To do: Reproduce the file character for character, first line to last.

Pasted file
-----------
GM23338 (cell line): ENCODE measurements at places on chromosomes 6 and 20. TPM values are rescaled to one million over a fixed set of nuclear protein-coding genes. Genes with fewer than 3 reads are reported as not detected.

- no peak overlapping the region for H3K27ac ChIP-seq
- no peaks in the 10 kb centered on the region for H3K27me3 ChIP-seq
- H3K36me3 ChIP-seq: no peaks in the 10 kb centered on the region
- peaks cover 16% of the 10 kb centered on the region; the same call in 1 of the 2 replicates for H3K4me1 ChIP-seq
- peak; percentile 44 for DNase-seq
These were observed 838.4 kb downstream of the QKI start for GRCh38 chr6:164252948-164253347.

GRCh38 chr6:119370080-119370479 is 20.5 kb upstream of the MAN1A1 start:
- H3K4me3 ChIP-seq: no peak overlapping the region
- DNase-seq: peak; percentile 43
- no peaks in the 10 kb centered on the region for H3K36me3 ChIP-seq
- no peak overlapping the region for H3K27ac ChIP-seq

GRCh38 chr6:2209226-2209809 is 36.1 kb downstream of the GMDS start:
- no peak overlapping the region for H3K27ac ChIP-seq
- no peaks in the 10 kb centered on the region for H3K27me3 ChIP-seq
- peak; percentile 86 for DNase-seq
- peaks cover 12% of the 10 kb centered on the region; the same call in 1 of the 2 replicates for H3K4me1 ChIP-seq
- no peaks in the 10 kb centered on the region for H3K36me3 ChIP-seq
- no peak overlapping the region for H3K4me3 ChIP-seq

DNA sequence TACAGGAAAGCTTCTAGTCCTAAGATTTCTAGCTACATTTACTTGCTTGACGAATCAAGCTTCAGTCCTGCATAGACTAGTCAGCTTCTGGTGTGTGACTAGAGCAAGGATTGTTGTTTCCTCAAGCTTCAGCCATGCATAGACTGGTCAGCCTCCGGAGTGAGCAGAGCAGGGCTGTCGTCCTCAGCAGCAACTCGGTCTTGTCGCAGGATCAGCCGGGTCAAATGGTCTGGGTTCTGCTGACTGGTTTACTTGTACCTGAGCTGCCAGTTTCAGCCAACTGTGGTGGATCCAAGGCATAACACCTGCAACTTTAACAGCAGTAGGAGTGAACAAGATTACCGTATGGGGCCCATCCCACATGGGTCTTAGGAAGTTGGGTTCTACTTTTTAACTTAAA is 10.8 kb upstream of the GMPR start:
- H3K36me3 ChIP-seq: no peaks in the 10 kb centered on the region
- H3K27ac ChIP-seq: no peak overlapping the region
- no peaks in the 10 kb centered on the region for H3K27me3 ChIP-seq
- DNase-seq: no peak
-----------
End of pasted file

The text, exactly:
GM23338 (cell line): ENCODE measurements at places on chromosomes 6 and 20. TPM values are rescaled to one million over a fixed set of nuclear protein-coding genes. Genes with fewer than 3 reads are reported as not detected.

- no peak overlapping the region for H3K27ac ChIP-seq
- no peaks in the 10 kb centered on the region for H3K27me3 ChIP-seq
- H3K36me3 ChIP-seq: no peaks in the 10 kb centered on the region
- peaks cover 16% of the 10 kb centered on the region; the same call in 1 of the 2 replicates for H3K4me1 ChIP-seq
- peak; percentile 44 for DNase-seq
These were observed 838.4 kb downstream of the QKI start for GRCh38 chr6:164252948-164253347.

GRCh38 chr6:119370080-119370479 is 20.5 kb upstream of the MAN1A1 start:
- H3K4me3 ChIP-seq: no peak overlapping the region
- DNase-seq: peak; percentile 43
- no peaks in the 10 kb centered on the region for H3K36me3 ChIP-seq
- no peak overlapping the region for H3K27ac ChIP-seq

GRCh38 chr6:2209226-2209809 is 36.1 kb downstream of the GMDS start:
- no peak overlapping the region for H3K27ac ChIP-seq
- no peaks in the 10 kb centered on the region for H3K27me3 ChIP-seq
- peak; percentile 86 for DNase-seq
- peaks cover 12% of the 10 kb centered on the region; the same call in 1 of the 2 replicates for H3K4me1 ChIP-seq
- no peaks in the 10 kb centered on the region for H3K36me3 ChIP-seq
- no peak overlapping the region for H3K4me3 ChIP-seq

DNA sequence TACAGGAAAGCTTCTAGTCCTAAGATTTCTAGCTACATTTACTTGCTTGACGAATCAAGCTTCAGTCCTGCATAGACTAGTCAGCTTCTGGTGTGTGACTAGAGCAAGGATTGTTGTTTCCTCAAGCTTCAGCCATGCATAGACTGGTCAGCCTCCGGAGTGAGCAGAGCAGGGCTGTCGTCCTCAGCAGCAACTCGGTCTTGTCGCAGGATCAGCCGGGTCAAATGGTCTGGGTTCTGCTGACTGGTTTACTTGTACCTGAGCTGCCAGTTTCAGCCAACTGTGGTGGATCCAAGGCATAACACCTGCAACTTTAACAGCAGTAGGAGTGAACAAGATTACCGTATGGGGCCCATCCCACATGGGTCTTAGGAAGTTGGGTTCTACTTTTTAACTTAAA is 10.8 kb upstream of the GMPR start:
- H3K36me3 ChIP-seq: no peaks in the 10 kb centered on the region
- H3K27ac ChIP-seq: no peak overlapping the region
- no peaks in the 10 kb centered on the region for H3K27me3 ChIP-seq
- DNase-seq: no peak